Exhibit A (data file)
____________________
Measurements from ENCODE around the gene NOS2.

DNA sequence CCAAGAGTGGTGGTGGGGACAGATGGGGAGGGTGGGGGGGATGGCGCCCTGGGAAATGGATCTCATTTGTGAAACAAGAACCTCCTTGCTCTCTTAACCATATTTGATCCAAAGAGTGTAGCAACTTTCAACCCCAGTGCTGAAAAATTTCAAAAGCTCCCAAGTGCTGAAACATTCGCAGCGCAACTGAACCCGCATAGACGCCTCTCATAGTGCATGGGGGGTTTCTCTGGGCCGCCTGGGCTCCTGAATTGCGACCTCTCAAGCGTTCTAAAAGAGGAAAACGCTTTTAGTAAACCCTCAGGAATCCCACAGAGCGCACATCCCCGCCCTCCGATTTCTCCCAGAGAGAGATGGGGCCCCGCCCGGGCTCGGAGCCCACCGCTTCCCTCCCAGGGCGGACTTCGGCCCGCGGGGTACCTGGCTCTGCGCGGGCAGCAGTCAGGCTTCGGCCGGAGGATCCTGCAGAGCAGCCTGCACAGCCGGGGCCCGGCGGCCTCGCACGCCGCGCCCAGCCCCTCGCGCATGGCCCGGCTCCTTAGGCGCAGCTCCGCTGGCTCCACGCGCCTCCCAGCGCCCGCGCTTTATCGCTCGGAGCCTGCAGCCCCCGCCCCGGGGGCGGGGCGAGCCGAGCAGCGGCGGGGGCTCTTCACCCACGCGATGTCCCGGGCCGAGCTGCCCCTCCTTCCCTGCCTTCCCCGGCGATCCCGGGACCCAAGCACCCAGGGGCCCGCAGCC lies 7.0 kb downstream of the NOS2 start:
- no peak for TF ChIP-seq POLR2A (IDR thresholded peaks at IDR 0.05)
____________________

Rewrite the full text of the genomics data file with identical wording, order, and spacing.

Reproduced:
Measurements from ENCODE around the gene NOS2.

DNA sequence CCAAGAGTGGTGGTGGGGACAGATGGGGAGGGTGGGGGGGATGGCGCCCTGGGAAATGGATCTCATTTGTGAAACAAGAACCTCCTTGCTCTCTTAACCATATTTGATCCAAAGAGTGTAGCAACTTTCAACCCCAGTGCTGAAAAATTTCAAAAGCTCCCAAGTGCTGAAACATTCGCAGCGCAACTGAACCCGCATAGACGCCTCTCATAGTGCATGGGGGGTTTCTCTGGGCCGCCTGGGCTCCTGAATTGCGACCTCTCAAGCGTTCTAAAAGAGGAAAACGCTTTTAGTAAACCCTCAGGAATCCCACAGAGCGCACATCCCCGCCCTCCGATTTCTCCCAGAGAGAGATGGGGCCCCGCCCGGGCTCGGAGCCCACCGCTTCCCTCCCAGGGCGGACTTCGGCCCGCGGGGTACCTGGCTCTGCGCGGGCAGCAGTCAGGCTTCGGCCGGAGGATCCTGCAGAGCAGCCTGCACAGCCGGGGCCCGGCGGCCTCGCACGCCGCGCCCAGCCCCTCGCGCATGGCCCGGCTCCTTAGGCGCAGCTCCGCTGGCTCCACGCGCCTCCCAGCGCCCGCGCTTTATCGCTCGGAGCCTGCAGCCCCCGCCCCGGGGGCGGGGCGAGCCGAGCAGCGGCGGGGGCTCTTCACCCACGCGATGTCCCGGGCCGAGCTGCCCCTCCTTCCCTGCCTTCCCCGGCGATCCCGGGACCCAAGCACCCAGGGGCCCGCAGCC lies 7.0 kb downstream of the NOS2 start:
- no peak for TF ChIP-seq POLR2A (IDR thresholded peaks at IDR 0.05)